Indoor Mask Requirement Lifted in Most Duke University Facilities

As of March 7, fully vaccinated individuals will no longer be required to wear masks inside most university campus and leased facilities

Students and others walk on Abele quad, named after the Black architect who designed much of West Campus.
Students and other Duke community members walk on Abele quad, named after the Black architect who designed much of West Campus.

Students, Faculty and Staff,

The City and County of Durham will end the indoor masking mandate on Monday, March 7, as will Orange County. Wake County ended its indoor masking mandate on February 25. As a result, and after reviewing CDC guidance and consulting with our infectious disease experts, Duke University will also revise its indoor masking requirements.

As of Monday, March 7, fully vaccinated individuals will no longer be required to wear masks inside most campus and leased facilities. However, masks will continue to be required for all individuals in the following locations on the Duke University campus unless otherwise indicated:

  • In-person classes
  • Duke buses and vans
  • Clinical and patient care areas*

*Note: Easing of mask requirements does not apply to Duke University Health System hospitals, clinics, procedural centers and PDC clinics. Further communication regarding changes in mask requirements will come directly from DUHS and PDC leadership and will be in accordance with CDC health care recommendations.

Masks may still be required in other locations based on specific circumstances. The Lemur Center will still require masks to help protect the health of the lemurs. We encourage students, employees and visitors to carry a mask and be prepared to wear it if needed. Individuals who are unvaccinated are still required to wear a mask in all indoor settings. Anyone who is experiencing COVID-19 symptoms should wear a mask, not report to work or attend classes, and get tested as soon as possible.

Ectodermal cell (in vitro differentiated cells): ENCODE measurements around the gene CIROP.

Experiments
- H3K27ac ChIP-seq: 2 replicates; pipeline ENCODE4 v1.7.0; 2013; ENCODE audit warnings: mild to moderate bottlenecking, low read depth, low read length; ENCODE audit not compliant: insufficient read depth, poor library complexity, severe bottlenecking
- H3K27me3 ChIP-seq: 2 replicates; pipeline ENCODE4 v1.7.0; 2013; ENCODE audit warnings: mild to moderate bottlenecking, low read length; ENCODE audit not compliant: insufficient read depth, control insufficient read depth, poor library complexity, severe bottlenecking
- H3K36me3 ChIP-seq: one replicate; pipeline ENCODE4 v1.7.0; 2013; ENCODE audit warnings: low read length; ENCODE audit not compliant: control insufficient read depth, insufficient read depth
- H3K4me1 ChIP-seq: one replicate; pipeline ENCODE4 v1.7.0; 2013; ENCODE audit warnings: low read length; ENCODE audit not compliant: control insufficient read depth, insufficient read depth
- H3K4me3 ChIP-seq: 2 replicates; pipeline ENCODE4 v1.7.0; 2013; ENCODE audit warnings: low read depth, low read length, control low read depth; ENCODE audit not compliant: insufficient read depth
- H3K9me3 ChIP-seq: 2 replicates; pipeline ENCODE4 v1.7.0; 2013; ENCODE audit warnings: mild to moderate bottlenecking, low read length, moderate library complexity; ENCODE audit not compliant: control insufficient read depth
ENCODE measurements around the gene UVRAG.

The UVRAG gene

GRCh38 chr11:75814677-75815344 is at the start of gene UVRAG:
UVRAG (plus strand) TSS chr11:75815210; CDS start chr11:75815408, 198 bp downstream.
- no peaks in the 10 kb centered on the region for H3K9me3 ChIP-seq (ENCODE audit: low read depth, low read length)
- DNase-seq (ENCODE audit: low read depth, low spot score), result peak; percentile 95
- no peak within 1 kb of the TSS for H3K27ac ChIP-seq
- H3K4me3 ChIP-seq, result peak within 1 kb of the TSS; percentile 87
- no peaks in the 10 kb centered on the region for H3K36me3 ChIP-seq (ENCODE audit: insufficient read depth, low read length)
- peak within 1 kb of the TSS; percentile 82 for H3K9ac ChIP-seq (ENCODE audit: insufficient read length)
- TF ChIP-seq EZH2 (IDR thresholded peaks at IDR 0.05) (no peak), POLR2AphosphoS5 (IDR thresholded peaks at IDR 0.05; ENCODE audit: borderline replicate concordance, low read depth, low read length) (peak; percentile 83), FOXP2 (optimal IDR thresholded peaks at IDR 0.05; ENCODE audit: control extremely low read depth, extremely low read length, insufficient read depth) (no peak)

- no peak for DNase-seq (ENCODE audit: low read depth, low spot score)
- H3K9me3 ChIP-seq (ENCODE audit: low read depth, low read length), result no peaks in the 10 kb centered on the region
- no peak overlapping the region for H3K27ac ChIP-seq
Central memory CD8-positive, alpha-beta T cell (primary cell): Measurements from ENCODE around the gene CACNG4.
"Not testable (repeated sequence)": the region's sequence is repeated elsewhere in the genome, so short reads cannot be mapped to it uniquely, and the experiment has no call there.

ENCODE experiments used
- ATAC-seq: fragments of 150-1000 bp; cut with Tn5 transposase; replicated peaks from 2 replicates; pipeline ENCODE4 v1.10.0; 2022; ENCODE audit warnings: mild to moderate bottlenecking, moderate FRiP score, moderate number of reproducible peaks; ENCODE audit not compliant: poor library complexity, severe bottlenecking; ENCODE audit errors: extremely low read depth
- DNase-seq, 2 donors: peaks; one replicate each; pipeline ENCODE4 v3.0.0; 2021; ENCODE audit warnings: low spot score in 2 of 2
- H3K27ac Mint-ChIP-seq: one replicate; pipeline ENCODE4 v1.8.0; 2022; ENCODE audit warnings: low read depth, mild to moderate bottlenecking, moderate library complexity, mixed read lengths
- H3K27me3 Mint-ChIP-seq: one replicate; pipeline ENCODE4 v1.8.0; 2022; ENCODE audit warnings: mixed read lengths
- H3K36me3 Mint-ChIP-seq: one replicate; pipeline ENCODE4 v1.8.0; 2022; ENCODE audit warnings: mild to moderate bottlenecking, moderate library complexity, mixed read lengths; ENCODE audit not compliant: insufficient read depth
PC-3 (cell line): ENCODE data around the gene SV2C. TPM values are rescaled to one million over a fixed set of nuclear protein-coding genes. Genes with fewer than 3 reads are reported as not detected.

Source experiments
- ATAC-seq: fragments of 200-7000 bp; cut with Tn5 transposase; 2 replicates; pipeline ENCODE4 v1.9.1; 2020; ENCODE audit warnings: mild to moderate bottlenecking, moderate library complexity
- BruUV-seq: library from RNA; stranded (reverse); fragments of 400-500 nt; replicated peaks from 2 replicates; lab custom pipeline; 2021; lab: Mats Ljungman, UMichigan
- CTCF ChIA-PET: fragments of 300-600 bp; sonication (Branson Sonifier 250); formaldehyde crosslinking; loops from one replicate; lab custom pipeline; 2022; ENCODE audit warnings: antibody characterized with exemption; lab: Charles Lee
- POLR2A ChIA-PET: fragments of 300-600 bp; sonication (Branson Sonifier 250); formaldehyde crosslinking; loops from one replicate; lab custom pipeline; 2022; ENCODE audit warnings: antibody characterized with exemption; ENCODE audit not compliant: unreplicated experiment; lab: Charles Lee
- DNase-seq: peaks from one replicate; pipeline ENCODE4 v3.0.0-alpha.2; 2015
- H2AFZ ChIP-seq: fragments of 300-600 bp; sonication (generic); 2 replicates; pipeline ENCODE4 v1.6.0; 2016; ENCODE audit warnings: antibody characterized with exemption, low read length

Over the next several weeks, we will continue to evaluate campus and local conditions to determine if further changes need to be made in our masking policies.

This transition recognizes that COVID-19 will be with us in some form, but the spread and severity can now be managed through vaccinations and medical treatment. As a result of our high vaccination rates, frequent testing and care and concern for each other, we have not seen any cases of serious illness among students, and very few among employees since the emergence of the Omicron variant.

After two years of navigating the pandemic, we recognize this change may feel uncomfortable for some, and we ask you to be respectful of those who prefer to continue wearing masks, particularly for those who have underlying high-risk medical conditions or live with those who do. It took time for us to adjust to life in a pandemic, and it will take time as we adjust to living with COVID as the pandemic eases. But this is another positive step toward that future.

We are deeply grateful for your engagement and compliance with masking and other safety measures to help protect each other throughout the pandemic. We’re sure this change is welcome news for many and expect we’ll see a lot more smiles around campus in the days ahead.

Kyle Cavanaugh,
Vice President, Administration

Sally Kornbluth, Ph.D.
Provost and Jo Rae Wright University Professor